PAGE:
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Heavy Medal: A Mock Newbery Blog
Inside Heavy Medal

You Can’t Read Them All: Widening the net of the Newbery search

As the year nears its end, mock-Newbery groups like this one focus more than ever on what we surmise are the most likely contenders for the Medal. We’re currently in the last part of the “nomination” process, where participants select their seven top titles. Earlier, we solicited monthly “suggestions” to build a wide list of books to consider from the first eight months of the year.. Our nomination and suggestion practices are modeled on, but not identical to the work of the real Committee.

But real Committee members have to read far more widely than those lists in order to fully explore the full range of Newbery possibilities. If members aren’t sure what books to read at the start of the year, they can turn to the Newbery Manual for this advice:

Begin immediately to read and evaluate eligible books

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Actually, that’s really not so helpful, is it? Or maybe it is, because it gives the Committee a great deal of flexibility around how to cover as many potential candidates as possible, without applying restrictive rules. A single person cannot read all of the eligible books, of course, so the hope is that when fifteen people are reading voraciously and widely for a full year, the combined total of the titles they read (or at least partially read) will be enough to ensure that no hidden gem was left undiscovered. As chair, it’s possible that I used the phrase “trust the process” at an annoying level of repetition.

During my Committee years, the nominations and suggestions were the only lists shared Committee-wide, and I’m pretty sure that’s typical. I did feel like we covered what we needed to beyond that list, though. One helpful activity that some Committees apply at the beginning of the year is to share reading strengths and weaknesses around the group. Members think about their own reading tests, then list the genres and styles that they typically seek out, along with the ones that they are more likely to avoid.

All members will still have to read far beyond their usual fare, especially as the suggestions come in, but it can be very reassuring to learn that there are several people who love nonfiction, even if not everyone does, or that a few people will be especially alert to early readers and short chapter books. You might dig a little deeper into the genres that are your strengths, then have faith that other members are doing the same in the areas that you spend less time on.

With that in mind, I’m thinking about the areas I’ve been especially slack on this year:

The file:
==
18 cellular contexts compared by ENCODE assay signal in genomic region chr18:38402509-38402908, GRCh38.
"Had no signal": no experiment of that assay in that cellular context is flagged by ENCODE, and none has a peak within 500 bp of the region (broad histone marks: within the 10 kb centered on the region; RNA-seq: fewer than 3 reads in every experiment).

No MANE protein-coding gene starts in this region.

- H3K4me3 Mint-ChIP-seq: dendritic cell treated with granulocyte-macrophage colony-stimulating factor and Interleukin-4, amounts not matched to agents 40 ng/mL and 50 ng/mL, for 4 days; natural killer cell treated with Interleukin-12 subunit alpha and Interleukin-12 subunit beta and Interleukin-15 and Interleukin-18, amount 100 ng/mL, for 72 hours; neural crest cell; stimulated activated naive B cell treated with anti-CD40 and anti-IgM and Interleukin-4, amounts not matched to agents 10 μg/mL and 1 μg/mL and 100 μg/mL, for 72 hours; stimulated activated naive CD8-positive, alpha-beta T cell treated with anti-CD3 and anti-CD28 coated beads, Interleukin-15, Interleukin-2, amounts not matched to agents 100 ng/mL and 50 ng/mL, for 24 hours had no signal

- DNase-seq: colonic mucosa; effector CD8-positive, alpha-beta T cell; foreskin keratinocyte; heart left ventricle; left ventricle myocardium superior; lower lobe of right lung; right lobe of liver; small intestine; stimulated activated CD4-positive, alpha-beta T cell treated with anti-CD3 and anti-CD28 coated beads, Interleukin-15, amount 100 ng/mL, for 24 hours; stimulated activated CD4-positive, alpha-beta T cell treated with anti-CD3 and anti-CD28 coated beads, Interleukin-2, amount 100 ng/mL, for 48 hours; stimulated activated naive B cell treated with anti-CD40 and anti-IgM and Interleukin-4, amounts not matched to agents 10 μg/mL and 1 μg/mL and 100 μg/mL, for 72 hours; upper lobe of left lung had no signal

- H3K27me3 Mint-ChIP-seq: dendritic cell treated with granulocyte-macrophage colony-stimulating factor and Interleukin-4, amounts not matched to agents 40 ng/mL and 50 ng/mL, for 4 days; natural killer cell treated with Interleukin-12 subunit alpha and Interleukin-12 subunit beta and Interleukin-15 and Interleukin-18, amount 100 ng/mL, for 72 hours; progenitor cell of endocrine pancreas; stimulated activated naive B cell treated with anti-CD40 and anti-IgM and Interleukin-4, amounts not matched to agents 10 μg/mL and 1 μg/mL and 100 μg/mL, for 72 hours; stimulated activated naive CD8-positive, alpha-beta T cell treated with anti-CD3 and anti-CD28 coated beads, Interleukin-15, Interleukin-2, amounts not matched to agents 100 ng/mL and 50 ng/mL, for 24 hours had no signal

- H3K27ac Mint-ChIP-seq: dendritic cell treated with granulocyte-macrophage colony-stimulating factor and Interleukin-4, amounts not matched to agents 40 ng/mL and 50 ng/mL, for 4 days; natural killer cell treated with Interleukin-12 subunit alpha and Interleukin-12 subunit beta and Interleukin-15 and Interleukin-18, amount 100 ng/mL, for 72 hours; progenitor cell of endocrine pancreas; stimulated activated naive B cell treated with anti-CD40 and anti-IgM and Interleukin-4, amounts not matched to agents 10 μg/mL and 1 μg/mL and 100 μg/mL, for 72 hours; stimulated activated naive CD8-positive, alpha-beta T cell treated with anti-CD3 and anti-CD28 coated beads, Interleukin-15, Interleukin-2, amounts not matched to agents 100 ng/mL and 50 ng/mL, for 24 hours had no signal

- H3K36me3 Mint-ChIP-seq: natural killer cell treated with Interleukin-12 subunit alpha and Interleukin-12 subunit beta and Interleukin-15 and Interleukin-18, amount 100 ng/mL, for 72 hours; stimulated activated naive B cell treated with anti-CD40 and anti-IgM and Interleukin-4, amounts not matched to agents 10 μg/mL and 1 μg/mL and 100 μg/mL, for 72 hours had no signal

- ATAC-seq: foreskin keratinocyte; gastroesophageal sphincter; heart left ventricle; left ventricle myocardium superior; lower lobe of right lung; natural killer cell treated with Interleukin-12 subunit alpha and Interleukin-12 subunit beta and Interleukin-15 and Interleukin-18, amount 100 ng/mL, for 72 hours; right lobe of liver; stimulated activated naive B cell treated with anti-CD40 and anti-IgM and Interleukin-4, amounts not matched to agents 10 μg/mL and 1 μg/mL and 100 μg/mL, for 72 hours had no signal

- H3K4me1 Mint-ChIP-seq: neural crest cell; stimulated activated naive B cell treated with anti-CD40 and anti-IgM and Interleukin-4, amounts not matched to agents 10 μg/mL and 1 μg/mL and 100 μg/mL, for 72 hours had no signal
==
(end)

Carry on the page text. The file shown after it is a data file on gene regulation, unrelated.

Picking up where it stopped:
Borderline Teen
I’ve been especially lax on keeping up with the young-mid YA books. The ones that are eligible for the award, but skirt the upper edges of the Newbery’s 0-14 age range. In a good year I’ll look at a Mock Printz list or two and will have read about half of the titles. Not so much this year. I’m afraid the only steps I made in this area was to read two of my favorite authors:  Rita Williams-Garcia’s A SITTING IN ST. JAMES was excellent, but I’m doubtful that it would fare well in a Mock-Newbery. SWITCH by A. S. King was interesting, but I fear I didn’t understand it well enough to discuss it (she’s a risk-taking writer for sure).

Picture Books
These can be really challenging in a Newbery year. I know, they’re short, but there are just so many of them. And despite their brevity, it takes a different way of thinking to evaluate picture book texts in Newbery terms. I did read several good picture books this year because a co-worker is serving on the Caldecott Committee and brought in many. That led me to WATERCRESS, which could have a shot, and also MEL FELL by Corey Tabor, which probably isn’t Newbery fodder, but it’s my Caldecott favorite.  I still feel like there could easily be dozens of excellent picture book texts that I’ve missed, though.

Books Like SMILE
I used to seek out graphic novels about middle school kids because Raina Telgemeier is so popular and I needed more books like hers to recommend to readers. Now there are a ton of those coming out, though, and I’m a little burned out. Now I fall back more on authors I know best within that field, like Shannon Hale’s FRIENDS FOREVER, or graphic novels with more unusual style or content, like THE LEGEND OF AUNTIE PO by Shing Yin Khor.    

First Chapter Books
I felt okay about this category because I read at least three excellent books that fit: HARRY VS. THE FIRST 100 DAYS, MAYBE, MAYBE MARISOL RAINEY, and BILLY MILLER MAKES A WISH. But looking at SLJ’s Best Chapter Books of 2021 list reminds me that I didn’t do a good job of seeking out books by new authors in this area, and probably still should.

Picture Book Biographies
It seems like there have been dozens of these published in the past few years, and many of them get excellent reviews. Among the ones I have read, RUNAWAY is especially impressive, but there are a bunch of others I’ve read about, but haven’t yet looked at myself.